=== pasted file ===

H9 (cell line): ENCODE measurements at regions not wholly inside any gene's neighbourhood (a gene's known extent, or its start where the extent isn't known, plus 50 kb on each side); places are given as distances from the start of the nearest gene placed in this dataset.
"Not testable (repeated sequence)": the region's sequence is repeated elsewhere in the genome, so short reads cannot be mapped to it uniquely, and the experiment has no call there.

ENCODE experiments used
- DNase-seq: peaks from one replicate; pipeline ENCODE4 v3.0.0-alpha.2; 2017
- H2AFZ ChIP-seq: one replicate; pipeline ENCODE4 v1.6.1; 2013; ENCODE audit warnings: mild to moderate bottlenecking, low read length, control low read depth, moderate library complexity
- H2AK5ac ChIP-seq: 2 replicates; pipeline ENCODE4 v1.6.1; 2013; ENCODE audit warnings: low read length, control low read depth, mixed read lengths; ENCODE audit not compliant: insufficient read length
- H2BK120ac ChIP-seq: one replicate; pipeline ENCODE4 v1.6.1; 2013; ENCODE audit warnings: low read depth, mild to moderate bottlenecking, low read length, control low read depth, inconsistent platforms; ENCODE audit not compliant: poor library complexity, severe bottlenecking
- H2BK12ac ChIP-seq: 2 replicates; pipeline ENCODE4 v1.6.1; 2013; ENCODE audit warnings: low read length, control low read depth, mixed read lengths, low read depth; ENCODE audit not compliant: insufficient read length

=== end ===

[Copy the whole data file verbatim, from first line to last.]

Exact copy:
H9 (cell line): ENCODE measurements at regions not wholly inside any gene's neighbourhood (a gene's known extent, or its start where the extent isn't known, plus 50 kb on each side); places are given as distances from the start of the nearest gene placed in this dataset.
"Not testable (repeated sequence)": the region's sequence is repeated elsewhere in the genome, so short reads cannot be mapped to it uniquely, and the experiment has no call there.

ENCODE experiments used
- DNase-seq: peaks from one replicate; pipeline ENCODE4 v3.0.0-alpha.2; 2017
- H2AFZ ChIP-seq: one replicate; pipeline ENCODE4 v1.6.1; 2013; ENCODE audit warnings: mild to moderate bottlenecking, low read length, control low read depth, moderate library complexity
- H2AK5ac ChIP-seq: 2 replicates; pipeline ENCODE4 v1.6.1; 2013; ENCODE audit warnings: low read length, control low read depth, mixed read lengths; ENCODE audit not compliant: insufficient read length
- H2BK120ac ChIP-seq: one replicate; pipeline ENCODE4 v1.6.1; 2013; ENCODE audit warnings: low read depth, mild to moderate bottlenecking, low read length, control low read depth, inconsistent platforms; ENCODE audit not compliant: poor library complexity, severe bottlenecking
- H2BK12ac ChIP-seq: 2 replicates; pipeline ENCODE4 v1.6.1; 2013; ENCODE audit warnings: low read length, control low read depth, mixed read lengths, low read depth; ENCODE audit not compliant: insufficient read length